Project seeks input in telling Battle Creek’s untold racial history
BY NICK BUCKLEY
Battle Creek Enquirer
AP Member Exchange
BATTLE CREEK — Memories fade in time, and history can be subjective.
Which is why the Battle Creek Racial History Timeline Project exists. It’s an initiative of the Battle Creek Coalition for Truth, Racial Healing and Transformation aimed at giving a voice to those underrepresented in Battle Creek’s history books.
“We want to invite members from throughout the community to contribute to a timeline we are creating that identifies stories, facts and events that have happened throughout the history of our country and our city, as it relates to different ethnic groups,” said Kimberly Holley, a facilitator with the coalition. “This goes back to the narrative change. We have a vision of creating a multiracial narrative for Battle Creek. And this particular project is a great start at that.”
The timeline begins with a document featuring seminal moments in the nation’s racial history, with a focus on black history. Community members are invited to share their own family history, which will be appended to the living document, the Battle Creek Enquirer reported.
“At the end, you’ll have this full timeline and a more complete understanding of what all communities in Battle Creek have been contributing over time,” said J.R. Reynolds, a facilitator with the coalition. “A lot more nuanced and it will function at a grass-roots level. Some high-level stuff and some personal stuff.”
Jill Anderson, a researcher spearheading the project, spoke of the importance of creating a mechanism for people to offer their personal histories to be documented as part of the community narrative.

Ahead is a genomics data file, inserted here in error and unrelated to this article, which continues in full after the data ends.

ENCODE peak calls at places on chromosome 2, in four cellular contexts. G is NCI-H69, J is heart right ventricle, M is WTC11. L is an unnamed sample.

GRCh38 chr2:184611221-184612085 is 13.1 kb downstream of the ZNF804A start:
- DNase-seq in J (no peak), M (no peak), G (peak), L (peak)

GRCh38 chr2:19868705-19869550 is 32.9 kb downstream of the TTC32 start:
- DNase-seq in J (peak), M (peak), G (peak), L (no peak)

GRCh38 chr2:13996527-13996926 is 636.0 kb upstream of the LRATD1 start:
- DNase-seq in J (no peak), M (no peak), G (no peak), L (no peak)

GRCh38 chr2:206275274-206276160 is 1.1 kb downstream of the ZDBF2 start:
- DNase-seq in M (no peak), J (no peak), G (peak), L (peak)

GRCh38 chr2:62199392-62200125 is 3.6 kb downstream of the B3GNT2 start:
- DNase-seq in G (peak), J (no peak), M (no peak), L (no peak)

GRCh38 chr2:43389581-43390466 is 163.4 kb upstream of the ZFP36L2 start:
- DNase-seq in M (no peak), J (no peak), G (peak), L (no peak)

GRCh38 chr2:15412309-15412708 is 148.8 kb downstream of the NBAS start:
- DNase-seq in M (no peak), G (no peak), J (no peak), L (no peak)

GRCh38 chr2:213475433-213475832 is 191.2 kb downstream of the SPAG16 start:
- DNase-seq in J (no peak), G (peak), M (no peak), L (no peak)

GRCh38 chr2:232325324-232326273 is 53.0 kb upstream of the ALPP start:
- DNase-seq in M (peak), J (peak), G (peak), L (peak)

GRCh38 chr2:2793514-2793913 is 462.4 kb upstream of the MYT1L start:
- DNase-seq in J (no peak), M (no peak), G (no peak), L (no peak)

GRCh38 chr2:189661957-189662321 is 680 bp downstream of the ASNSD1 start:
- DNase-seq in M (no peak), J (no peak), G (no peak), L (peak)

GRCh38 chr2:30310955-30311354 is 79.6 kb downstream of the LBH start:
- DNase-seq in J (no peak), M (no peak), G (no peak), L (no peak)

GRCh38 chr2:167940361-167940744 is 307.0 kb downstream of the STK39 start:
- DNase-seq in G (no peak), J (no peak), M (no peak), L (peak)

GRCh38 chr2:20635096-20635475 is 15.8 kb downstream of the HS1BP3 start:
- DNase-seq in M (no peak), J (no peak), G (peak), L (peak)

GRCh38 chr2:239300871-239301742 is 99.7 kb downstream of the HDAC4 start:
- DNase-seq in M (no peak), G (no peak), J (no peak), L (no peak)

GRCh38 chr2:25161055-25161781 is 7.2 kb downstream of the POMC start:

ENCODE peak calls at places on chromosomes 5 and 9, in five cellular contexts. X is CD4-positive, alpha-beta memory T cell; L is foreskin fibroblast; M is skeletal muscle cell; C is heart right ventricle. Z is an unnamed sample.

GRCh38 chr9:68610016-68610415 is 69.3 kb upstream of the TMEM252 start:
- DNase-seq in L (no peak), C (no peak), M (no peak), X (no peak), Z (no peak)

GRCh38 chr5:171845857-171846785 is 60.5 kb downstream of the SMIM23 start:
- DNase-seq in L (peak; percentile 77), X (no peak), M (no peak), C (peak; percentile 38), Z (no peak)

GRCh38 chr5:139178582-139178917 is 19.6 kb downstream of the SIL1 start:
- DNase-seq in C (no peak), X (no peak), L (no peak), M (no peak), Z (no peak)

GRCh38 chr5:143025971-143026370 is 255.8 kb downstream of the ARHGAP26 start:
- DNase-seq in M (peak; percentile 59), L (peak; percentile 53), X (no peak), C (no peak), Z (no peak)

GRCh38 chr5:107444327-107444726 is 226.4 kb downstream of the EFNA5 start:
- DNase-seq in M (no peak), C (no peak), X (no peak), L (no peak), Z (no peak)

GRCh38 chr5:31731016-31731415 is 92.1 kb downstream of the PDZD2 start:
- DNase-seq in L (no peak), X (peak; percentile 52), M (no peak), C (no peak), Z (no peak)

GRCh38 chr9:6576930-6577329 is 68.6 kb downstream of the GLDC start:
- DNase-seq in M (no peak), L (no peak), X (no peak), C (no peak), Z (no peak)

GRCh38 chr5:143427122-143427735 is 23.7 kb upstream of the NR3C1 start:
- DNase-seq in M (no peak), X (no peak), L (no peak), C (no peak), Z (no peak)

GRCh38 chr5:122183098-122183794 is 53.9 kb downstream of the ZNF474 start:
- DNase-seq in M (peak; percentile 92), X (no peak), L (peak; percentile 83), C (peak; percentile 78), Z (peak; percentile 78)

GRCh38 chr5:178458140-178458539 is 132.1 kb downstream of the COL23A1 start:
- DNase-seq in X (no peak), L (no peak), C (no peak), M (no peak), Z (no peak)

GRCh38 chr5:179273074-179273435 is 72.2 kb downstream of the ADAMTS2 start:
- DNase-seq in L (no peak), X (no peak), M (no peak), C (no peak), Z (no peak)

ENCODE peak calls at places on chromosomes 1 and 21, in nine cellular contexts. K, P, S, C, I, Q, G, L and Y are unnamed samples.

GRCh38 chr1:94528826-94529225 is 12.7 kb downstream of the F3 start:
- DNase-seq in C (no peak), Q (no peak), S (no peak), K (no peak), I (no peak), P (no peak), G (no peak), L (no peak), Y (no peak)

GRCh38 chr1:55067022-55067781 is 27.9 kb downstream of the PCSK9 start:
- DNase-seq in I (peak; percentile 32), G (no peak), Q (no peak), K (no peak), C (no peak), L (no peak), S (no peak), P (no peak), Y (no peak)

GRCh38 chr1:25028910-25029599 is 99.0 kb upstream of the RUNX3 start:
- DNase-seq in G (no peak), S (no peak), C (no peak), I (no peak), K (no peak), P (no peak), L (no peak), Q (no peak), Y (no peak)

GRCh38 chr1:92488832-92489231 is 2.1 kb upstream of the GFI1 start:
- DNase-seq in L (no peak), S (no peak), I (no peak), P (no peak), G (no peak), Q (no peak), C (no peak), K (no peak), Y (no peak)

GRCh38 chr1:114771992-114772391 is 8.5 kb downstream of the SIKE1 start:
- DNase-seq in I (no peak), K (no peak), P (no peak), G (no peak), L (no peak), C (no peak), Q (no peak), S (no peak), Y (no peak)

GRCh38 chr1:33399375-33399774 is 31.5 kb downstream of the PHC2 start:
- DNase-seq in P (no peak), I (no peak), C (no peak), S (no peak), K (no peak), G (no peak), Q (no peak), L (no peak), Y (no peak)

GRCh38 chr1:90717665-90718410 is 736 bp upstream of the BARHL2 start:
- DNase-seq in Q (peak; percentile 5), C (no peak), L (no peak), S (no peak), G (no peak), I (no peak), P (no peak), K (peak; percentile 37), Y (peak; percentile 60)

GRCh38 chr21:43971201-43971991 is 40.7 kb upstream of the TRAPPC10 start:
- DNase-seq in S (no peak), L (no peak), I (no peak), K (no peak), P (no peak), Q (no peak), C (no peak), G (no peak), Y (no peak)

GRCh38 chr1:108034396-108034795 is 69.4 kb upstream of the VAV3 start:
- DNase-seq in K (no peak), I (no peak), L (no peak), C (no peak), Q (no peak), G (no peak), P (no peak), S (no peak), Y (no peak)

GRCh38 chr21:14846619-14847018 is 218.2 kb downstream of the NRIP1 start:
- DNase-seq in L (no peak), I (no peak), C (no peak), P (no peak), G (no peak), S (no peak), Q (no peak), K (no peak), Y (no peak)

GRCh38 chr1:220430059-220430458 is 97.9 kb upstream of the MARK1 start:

“I think it’s a time where it’s important to be learning about each other so we can create a community instead of division within our close proximity,” she said. “A lot of what we’re talking about is not just migration. It’s about these moments that are important because they were at times awful and painful. We don’t want to repeat those. It’s important that we keep those memories alive.”
A separate project on a chapter of the city’s ethnic history has been revitalized by Holley and Anderson.
The Memories from Hamblin project, created by Heritage Battle Creek in 2004 in partnership with the University of Michigan Arts of Citizenship Program, sought to share the oral histories of former residents of The Bottoms. The Bottoms was the local name for a neighborhood in a low-lying area also called The Flats, resting along the southern bank of the Kalamazoo River between the Washington Heights and Goguac Prairie neighborhoods. Though integrated, it developed into Battle Creek’s first predominately black neighborhood by the 1940s.
In 1947, a major flood hit the city, causing $785,400 in damages ($9 million by today’s standards). The majority of that damage was to the aging Bottoms neighborhood.
Families from nearly 400 homes in the working-class Bottoms neighborhood would be dislocated in the 1950s and 1960s through “slum clearance,” as houses were purchased and demolished in order to re-route the Kalamazoo River and create a “cement river” to control flooding.
For many former Bottoms residents, the Hamblin Community Center lay at the heart of the tight-knit community. A former U.S.O. club for black soldiers during World War II, the community center served as a hub for the city’s African-American community from 1945 until it closed in 1962.
“We used to have a lot of fun at the Hamblin Community Center. In fact, that’s where I met my husband,” Mary Broadnax said when she was interviewed for the project in 2004. “It was about the only place (my parents) let us go, because they knew they had chaperones there, elderly women on the sidelines making sure we weren’t dancing too close. That was one of the few places we could go as teenagers. We would go down there and play cards, dance and sit around and talk.”